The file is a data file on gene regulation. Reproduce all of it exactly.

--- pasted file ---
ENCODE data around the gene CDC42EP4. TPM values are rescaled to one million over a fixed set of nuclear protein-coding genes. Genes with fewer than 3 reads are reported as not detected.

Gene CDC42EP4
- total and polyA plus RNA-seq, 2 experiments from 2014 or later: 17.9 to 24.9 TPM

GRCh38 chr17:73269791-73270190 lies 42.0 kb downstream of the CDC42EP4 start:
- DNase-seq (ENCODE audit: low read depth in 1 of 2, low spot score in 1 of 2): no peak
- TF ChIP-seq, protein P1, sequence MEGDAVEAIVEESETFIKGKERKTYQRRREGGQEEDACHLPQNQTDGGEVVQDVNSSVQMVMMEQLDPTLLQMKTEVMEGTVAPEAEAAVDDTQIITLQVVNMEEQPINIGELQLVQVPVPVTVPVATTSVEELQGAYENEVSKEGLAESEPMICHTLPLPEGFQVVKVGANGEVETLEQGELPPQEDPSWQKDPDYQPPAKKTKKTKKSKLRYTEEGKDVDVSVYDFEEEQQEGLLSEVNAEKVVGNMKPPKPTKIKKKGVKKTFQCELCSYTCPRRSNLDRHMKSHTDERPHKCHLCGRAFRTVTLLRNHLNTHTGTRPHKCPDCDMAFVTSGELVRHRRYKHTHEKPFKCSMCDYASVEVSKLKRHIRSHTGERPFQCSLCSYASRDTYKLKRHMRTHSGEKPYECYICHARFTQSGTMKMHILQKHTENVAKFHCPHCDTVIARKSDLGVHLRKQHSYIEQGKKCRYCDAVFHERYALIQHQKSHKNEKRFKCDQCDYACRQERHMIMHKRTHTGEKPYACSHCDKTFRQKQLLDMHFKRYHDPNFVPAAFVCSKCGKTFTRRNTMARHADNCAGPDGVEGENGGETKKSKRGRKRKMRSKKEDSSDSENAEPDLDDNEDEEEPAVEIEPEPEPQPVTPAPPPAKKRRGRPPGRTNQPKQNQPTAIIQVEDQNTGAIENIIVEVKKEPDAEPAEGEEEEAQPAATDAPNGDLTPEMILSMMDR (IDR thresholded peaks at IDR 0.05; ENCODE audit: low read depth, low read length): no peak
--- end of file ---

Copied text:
ENCODE data around the gene CDC42EP4. TPM values are rescaled to one million over a fixed set of nuclear protein-coding genes. Genes with fewer than 3 reads are reported as not detected.

Gene CDC42EP4
- total and polyA plus RNA-seq, 2 experiments from 2014 or later: 17.9 to 24.9 TPM

GRCh38 chr17:73269791-73270190 lies 42.0 kb downstream of the CDC42EP4 start:
- DNase-seq (ENCODE audit: low read depth in 1 of 2, low spot score in 1 of 2): no peak
- TF ChIP-seq, protein P1, sequence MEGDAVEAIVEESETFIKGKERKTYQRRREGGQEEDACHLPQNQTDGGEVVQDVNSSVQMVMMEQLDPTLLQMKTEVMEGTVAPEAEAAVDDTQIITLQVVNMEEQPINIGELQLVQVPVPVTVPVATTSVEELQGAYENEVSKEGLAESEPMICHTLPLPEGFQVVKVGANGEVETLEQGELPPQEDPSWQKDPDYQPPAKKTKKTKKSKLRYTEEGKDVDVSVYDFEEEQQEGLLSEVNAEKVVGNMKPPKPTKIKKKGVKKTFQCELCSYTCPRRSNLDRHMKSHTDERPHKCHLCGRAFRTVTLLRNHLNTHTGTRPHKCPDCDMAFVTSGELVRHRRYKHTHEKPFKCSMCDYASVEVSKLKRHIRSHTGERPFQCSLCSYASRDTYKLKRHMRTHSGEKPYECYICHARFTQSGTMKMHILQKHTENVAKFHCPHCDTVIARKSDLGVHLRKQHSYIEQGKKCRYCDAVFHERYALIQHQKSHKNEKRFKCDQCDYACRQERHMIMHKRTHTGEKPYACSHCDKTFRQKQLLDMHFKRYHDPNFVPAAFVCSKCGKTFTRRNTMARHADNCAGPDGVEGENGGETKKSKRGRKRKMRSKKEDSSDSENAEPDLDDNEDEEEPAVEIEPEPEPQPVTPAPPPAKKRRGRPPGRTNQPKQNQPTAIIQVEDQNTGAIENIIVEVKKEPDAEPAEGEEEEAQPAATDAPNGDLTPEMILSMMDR (IDR thresholded peaks at IDR 0.05; ENCODE audit: low read depth, low read length): no peak